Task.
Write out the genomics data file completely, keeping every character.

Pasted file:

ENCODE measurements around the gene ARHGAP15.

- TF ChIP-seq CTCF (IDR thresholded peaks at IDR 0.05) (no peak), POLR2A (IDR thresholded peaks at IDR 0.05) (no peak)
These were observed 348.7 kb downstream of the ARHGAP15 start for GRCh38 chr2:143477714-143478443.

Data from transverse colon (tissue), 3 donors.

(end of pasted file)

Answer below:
ENCODE measurements around the gene ARHGAP15.

- TF ChIP-seq CTCF (IDR thresholded peaks at IDR 0.05) (no peak), POLR2A (IDR thresholded peaks at IDR 0.05) (no peak)
These were observed 348.7 kb downstream of the ARHGAP15 start for GRCh38 chr2:143477714-143478443.

Data from transverse colon (tissue), 3 donors.